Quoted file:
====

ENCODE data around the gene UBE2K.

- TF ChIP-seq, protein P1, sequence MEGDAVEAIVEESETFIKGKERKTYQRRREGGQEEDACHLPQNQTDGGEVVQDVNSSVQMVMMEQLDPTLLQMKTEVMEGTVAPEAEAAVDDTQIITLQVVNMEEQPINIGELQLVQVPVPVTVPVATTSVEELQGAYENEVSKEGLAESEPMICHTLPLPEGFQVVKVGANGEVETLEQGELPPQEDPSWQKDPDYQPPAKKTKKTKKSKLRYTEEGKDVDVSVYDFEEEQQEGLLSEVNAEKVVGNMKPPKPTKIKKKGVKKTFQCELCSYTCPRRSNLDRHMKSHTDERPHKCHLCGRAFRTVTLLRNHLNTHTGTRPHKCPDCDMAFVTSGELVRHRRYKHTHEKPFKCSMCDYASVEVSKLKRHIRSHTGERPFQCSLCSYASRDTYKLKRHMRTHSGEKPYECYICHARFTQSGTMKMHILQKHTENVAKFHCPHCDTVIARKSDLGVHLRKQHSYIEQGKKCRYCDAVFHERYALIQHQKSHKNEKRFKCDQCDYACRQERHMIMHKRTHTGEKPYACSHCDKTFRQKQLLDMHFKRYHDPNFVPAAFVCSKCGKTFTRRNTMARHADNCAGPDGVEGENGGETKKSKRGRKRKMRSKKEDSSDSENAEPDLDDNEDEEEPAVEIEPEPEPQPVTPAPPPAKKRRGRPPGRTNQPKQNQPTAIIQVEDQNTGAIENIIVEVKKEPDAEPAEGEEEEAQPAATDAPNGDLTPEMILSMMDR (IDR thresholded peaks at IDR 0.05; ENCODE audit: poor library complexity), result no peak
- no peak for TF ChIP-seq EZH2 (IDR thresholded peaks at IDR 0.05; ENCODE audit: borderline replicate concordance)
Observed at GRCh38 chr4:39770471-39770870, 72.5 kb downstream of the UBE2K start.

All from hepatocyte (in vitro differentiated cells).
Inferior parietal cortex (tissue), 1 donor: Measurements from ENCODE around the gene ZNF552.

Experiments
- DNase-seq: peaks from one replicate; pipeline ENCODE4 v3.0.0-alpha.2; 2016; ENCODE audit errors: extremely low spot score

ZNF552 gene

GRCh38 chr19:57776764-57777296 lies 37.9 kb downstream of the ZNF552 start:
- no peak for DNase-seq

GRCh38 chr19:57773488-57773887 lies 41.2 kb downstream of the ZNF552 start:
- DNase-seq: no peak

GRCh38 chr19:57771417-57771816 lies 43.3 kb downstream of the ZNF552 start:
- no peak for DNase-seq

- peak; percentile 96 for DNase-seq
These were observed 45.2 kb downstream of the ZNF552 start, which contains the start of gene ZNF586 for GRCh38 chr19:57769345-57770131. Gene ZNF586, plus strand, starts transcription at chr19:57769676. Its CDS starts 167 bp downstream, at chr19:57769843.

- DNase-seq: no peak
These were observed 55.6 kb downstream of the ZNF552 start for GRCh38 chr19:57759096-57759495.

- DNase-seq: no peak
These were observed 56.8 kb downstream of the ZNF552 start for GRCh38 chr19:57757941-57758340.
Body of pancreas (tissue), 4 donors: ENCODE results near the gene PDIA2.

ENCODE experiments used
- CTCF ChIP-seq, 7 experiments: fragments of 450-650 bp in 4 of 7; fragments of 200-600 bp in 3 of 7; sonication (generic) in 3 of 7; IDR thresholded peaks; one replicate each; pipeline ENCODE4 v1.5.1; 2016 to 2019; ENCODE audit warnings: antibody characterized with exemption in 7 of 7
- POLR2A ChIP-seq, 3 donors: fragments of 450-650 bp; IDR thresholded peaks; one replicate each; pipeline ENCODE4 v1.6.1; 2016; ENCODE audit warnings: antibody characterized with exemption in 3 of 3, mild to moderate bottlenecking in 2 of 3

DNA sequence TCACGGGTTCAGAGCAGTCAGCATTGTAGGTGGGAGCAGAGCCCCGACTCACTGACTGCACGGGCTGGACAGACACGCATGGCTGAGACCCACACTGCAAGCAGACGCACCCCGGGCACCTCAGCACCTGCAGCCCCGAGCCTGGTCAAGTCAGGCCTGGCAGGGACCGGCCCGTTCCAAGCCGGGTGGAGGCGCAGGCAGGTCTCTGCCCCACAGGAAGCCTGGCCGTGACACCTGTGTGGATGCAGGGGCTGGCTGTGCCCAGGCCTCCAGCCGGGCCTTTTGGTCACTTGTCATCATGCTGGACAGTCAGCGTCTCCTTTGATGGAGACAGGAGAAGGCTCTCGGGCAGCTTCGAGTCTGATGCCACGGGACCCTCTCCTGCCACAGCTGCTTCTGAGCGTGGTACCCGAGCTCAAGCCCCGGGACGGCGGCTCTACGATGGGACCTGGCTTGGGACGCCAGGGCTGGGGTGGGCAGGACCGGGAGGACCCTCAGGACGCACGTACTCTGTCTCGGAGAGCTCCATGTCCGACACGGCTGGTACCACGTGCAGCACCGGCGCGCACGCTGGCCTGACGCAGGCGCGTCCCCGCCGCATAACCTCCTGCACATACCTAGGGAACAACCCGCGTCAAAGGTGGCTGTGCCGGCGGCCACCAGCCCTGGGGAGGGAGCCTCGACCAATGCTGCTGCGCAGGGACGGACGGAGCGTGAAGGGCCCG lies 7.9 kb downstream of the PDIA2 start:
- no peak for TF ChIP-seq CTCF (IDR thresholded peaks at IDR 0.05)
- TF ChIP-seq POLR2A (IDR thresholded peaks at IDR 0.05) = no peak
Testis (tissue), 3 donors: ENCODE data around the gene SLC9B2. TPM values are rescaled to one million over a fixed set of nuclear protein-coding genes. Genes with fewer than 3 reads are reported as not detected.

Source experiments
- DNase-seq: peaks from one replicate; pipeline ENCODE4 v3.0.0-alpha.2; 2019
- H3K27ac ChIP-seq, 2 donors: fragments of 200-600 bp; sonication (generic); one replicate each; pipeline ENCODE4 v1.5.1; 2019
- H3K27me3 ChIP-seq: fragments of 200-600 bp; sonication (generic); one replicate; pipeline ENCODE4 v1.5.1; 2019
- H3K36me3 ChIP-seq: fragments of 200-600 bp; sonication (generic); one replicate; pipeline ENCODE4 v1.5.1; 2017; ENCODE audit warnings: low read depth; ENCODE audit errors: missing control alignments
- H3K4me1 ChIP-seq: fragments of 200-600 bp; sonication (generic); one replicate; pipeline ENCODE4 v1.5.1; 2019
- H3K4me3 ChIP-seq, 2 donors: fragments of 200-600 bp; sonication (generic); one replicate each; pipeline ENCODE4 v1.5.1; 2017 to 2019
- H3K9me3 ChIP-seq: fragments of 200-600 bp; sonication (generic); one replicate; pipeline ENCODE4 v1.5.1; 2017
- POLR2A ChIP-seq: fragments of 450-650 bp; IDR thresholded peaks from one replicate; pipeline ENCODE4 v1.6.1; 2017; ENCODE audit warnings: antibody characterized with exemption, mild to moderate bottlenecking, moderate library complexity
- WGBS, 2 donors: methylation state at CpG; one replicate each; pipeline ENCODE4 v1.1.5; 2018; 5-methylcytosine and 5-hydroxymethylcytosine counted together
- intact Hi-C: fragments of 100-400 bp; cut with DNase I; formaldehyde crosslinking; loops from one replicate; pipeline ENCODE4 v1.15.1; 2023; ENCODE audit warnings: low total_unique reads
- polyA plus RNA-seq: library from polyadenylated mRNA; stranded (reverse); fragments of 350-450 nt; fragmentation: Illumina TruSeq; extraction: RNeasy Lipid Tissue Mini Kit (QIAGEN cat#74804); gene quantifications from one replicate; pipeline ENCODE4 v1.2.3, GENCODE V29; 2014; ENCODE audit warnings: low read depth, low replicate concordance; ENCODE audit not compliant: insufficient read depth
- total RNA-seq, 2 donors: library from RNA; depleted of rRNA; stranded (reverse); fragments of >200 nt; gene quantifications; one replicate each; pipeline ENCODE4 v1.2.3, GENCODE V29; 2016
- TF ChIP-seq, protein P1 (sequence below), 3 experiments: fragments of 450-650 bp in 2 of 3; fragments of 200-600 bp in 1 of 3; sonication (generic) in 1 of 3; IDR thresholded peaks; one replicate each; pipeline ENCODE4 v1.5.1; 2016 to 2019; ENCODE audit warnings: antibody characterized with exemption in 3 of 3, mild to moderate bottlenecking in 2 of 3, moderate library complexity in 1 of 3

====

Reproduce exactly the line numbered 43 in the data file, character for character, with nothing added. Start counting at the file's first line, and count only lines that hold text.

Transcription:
- TF ChIP-seq, protein P1 (sequence below), 3 experiments: fragments of 450-650 bp in 2 of 3; fragments of 200-600 bp in 1 of 3; sonication (generic) in 1 of 3; IDR thresholded peaks; one replicate each; pipeline ENCODE4 v1.5.1; 2016 to 2019; ENCODE audit warnings: antibody characterized with exemption in 3 of 3, mild to moderate bottlenecking in 2 of 3, moderate library complexity in 1 of 3